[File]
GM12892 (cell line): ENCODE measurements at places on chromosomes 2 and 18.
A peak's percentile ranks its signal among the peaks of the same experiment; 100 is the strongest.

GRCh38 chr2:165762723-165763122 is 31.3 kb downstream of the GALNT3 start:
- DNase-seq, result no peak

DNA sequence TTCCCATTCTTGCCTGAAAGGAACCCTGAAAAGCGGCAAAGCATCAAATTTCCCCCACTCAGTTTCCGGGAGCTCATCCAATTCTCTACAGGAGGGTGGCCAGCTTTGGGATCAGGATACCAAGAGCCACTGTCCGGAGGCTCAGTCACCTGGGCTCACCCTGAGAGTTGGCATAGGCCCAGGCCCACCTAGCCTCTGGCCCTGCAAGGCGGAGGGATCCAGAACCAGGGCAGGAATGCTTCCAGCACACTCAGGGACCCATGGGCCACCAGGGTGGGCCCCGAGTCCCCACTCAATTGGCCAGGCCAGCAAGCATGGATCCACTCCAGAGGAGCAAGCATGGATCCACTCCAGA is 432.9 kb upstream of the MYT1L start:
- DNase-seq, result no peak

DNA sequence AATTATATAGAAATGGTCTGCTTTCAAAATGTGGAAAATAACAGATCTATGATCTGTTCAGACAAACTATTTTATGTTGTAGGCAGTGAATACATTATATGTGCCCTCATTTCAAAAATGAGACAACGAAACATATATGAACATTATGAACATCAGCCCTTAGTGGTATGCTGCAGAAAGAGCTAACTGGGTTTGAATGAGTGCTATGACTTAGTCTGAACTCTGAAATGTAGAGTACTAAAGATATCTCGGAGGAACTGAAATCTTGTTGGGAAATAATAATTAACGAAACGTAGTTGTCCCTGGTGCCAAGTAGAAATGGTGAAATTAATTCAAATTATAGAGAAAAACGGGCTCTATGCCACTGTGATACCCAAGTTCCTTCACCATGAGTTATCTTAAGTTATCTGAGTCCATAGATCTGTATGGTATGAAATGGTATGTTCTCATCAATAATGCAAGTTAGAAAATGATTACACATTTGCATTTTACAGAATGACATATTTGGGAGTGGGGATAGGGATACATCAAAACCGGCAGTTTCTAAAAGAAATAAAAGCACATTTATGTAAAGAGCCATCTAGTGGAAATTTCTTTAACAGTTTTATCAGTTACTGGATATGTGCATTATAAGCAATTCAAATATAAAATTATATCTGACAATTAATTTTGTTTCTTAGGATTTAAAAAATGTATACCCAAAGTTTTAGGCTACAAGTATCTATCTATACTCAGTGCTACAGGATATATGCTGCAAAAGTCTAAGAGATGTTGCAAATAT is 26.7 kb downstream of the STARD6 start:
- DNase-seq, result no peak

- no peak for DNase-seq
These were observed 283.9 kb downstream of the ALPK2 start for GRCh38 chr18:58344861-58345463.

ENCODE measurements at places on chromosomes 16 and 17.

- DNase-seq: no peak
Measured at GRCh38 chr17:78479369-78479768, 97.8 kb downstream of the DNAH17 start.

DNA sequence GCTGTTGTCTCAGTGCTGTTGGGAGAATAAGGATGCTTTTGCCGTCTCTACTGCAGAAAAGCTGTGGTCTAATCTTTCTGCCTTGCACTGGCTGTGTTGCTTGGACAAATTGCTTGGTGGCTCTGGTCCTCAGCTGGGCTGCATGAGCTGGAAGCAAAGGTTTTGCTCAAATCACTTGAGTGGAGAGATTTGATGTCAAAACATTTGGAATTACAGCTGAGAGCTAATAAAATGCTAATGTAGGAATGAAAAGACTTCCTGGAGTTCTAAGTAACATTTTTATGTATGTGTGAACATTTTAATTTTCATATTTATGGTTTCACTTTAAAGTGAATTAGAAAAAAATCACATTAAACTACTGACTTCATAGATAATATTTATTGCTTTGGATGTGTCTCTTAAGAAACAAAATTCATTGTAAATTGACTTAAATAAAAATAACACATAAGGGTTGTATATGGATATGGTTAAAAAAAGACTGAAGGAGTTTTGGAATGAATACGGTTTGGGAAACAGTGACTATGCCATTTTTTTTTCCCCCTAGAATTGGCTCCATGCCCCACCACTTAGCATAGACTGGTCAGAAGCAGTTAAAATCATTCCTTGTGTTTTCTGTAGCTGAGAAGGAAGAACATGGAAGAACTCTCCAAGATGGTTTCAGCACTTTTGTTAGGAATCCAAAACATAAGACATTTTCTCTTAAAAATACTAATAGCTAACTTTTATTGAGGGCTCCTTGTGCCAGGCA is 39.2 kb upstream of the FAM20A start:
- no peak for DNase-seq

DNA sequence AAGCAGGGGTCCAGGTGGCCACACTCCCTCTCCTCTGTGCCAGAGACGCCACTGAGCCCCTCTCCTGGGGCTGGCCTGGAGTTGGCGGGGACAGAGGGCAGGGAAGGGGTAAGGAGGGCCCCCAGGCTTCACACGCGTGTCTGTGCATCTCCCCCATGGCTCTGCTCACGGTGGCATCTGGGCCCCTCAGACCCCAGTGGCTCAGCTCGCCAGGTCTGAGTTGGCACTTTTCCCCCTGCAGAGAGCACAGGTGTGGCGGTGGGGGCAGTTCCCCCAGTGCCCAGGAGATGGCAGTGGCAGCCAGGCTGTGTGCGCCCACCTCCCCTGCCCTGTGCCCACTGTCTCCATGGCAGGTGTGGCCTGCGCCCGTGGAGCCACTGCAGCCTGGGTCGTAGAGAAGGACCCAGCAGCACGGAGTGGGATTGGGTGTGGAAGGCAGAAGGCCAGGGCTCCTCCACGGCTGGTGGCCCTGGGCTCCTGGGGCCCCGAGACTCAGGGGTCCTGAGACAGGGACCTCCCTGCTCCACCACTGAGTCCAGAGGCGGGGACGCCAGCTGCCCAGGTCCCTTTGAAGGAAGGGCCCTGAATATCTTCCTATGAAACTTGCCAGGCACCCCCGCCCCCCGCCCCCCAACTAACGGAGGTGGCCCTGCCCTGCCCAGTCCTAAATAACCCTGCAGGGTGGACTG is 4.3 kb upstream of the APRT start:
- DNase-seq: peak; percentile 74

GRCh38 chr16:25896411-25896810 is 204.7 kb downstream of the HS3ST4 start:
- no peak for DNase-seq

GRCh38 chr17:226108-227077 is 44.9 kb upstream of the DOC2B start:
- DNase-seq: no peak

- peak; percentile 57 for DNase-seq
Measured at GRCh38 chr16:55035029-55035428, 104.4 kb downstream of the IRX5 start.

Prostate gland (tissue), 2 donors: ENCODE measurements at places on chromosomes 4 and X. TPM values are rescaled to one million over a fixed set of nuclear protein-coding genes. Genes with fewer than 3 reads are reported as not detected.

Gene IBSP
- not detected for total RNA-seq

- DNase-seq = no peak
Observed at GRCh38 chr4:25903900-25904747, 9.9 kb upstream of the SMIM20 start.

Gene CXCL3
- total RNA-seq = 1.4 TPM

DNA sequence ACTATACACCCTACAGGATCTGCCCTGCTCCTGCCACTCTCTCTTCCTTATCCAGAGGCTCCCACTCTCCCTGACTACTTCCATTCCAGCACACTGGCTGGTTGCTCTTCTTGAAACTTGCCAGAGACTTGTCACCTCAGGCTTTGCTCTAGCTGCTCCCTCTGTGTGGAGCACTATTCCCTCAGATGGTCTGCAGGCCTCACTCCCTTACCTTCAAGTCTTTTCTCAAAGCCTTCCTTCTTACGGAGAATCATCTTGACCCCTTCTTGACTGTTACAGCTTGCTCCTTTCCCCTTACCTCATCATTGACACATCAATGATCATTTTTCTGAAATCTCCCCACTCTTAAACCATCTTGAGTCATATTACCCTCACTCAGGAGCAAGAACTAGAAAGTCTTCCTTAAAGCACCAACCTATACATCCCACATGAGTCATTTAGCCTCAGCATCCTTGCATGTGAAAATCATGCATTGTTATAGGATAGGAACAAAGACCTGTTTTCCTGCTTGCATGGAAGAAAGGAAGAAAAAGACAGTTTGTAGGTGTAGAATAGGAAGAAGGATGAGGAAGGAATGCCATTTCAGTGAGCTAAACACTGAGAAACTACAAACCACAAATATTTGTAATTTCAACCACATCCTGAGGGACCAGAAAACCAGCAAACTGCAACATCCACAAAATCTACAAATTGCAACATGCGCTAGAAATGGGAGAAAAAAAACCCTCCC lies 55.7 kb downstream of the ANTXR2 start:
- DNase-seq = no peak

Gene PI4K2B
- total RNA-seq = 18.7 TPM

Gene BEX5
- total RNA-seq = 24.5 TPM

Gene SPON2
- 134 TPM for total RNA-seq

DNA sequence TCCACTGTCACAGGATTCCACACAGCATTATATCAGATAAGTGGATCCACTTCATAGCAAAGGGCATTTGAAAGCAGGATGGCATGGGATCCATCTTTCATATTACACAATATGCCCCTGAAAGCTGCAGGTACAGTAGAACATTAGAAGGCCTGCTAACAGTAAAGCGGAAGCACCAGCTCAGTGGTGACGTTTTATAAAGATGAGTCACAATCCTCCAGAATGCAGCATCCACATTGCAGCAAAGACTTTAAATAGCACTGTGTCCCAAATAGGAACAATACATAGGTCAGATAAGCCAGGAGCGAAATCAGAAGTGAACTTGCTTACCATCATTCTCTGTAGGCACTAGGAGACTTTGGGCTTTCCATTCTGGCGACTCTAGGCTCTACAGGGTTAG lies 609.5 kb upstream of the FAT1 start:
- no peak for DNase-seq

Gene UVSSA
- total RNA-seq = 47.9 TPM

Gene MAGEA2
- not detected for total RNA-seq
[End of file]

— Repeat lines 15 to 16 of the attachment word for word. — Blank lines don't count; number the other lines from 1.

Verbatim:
- no peak for DNase-seq

DNA sequence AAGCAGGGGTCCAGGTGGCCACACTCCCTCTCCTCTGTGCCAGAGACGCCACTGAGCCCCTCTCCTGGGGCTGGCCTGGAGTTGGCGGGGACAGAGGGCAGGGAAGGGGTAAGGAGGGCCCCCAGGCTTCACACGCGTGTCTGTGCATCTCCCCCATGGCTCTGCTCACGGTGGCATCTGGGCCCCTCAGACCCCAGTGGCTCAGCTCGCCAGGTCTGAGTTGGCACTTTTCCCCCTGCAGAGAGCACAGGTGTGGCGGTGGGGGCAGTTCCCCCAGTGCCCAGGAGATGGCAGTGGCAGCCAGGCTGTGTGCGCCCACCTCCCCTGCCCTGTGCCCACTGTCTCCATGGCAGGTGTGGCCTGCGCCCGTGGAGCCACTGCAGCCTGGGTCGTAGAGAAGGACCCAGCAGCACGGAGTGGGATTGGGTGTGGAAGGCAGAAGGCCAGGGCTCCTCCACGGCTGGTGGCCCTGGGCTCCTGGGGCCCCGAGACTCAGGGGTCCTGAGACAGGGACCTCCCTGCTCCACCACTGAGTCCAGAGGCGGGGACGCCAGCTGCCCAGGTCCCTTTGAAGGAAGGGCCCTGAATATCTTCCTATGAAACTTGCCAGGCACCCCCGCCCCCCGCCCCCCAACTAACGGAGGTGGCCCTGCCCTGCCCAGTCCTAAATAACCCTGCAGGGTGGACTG is 4.3 kb upstream of the APRT start: